When your home is the Holy Land, sharing sacred space becomes a day-to-day issue, and it often becomes a bloody one.
This is something Rabbi Michael Melchior and his associates at the Mosaica Center for Interreligious Cooperation hope to end.
“Religion is, at a growing rate, [the way in which] people define who they are and their identity, and very much in a way of bringing blessings to people and hope to people and healing to people,” Melchior said. “But sometimes [it] also defines who they are not and who they should be fighting against.”
Such a definition turns communal, sacred places into exclusive sites of worship, he said.
Melchior will deliver his lecture, “Religion and Sacred Spaces: Obstacles to Peace or Not?” at 2 p.m. today in the Hall of Philosophy.
Mosaica is an organization founded by Melchior in 2002 with Elie Wiesel and Aviad HaCohen to promote conflict transformation through discourse and universal values. Though Mosaica operates on the Jewish ideals of justice, mutual respect and reconciliation, they seek to work within the multicultural reality of the Middle East.
“While I, in general, believe that the world is going toward a better world, before we get there, there’s some difficult times,” Melchior said. “This can be a very, very harsh world which we’re going through today, when thousands and thousands of people are killed and raped and are put into refuge, and the world is just watching and doing nothing.”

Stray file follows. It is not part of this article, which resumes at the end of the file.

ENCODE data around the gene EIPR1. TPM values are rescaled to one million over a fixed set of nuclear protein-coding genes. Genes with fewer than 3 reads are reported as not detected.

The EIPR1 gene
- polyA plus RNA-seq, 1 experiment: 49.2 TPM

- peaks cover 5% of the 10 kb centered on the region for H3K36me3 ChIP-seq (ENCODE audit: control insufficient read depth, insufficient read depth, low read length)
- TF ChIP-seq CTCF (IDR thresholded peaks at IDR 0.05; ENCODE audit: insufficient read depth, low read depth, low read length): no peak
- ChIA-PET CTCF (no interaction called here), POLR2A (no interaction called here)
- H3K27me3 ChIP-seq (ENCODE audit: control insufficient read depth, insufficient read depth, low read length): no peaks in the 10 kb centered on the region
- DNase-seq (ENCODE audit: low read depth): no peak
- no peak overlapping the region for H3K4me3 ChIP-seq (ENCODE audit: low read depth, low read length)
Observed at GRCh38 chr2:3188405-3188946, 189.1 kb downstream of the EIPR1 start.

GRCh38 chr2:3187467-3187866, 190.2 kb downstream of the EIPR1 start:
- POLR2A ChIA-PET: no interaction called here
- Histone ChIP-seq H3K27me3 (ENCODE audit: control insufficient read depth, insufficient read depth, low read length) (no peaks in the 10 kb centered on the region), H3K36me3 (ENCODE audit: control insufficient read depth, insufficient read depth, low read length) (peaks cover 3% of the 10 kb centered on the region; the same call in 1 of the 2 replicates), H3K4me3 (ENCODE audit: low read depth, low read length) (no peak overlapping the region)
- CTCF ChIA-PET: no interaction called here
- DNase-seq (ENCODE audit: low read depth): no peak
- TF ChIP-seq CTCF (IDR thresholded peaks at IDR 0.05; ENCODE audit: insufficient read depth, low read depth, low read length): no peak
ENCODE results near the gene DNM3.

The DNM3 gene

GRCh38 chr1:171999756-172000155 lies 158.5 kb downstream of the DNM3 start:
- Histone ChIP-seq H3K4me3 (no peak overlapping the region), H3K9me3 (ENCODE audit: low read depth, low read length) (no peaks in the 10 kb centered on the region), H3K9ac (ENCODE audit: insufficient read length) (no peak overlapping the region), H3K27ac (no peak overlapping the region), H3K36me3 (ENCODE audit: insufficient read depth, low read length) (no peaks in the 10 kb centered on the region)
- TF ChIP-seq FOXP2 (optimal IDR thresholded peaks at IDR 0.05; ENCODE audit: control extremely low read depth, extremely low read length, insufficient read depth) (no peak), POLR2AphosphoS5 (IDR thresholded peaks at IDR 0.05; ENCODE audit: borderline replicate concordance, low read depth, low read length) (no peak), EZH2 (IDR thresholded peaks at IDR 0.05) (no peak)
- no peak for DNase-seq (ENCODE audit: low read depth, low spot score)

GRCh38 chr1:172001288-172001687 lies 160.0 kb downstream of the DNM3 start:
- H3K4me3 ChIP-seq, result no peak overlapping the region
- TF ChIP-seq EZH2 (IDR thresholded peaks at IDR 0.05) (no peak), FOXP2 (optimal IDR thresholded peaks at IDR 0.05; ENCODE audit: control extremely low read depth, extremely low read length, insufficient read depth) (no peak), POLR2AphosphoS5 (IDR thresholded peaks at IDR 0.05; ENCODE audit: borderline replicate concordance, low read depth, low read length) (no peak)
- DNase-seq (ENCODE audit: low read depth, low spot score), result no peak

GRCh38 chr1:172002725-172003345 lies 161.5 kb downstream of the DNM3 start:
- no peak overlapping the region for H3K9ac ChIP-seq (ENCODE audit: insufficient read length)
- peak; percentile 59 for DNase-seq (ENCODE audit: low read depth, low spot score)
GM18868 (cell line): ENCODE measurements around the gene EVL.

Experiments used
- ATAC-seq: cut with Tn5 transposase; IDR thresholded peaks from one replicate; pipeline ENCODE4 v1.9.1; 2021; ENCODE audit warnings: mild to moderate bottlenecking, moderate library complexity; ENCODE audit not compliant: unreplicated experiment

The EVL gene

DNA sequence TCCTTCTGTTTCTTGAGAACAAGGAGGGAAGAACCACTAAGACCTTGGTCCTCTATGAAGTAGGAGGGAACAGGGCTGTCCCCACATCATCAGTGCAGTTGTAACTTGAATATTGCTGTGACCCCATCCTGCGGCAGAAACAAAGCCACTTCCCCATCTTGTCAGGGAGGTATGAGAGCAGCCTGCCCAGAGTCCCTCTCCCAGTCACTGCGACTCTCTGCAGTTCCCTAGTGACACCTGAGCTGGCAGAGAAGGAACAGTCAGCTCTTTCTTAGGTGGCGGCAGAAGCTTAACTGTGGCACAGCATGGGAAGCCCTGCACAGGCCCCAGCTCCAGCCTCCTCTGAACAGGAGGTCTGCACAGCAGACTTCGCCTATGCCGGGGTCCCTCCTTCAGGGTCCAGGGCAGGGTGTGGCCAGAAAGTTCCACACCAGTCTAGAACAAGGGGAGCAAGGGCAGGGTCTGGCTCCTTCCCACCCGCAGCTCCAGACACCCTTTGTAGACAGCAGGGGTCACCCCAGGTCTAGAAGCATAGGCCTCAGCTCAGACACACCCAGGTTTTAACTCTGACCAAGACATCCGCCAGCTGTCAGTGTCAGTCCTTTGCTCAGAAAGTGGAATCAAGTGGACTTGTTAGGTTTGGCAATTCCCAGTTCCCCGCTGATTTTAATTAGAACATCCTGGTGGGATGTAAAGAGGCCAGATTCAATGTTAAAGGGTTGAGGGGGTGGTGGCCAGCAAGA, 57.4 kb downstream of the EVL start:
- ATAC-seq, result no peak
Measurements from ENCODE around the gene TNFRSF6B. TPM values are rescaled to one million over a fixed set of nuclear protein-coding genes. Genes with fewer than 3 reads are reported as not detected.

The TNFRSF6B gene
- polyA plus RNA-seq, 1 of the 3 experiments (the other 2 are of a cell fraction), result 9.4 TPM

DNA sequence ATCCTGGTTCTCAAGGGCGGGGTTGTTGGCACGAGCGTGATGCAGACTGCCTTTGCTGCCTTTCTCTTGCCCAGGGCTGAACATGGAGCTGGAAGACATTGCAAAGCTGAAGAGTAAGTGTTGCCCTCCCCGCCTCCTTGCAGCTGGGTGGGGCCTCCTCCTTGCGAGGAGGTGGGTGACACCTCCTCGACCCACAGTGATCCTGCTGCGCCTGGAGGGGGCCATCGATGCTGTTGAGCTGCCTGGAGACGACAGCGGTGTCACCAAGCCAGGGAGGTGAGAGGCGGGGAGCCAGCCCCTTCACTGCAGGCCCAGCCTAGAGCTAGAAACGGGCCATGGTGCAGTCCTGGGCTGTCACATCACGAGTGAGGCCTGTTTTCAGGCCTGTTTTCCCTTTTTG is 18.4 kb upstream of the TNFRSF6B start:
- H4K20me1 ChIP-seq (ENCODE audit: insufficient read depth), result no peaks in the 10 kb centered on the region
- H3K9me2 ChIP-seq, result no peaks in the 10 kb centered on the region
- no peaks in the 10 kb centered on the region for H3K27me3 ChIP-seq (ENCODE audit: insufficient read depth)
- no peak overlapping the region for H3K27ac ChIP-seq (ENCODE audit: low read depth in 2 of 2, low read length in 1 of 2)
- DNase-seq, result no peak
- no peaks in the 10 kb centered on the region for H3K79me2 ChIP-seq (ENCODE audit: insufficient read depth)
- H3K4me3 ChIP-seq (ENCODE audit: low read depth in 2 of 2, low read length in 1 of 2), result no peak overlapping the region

The goal of Mosaica is to gather religious leaders to speak out against this violence, Melchior said.
“The question is, can we turn this around? Can we, meaning religious people, say enough is enough?” he said. “Together with leaders from other religious traditions in the most difficult of circumstances, can we say we will not accept any more killings?”
One example of this kind of action came after a recent Jewish terrorist attack, Melchior said. While the attack drew widespread condemnation, a group of rabbis decided to go beyond condemnation to organize a meeting outside the emergency unit where victims were being treated.
“We had a conversation together — a very tough conversation — which included, of course, a total condemnation and a tough conversation about what led to a crime like this,” he said.
These kinds of encounters are necessary to build the kind of “better world” Melchior envisions.
“If there is to be a future, radical believers must pull together and show that there is a different way,” he said.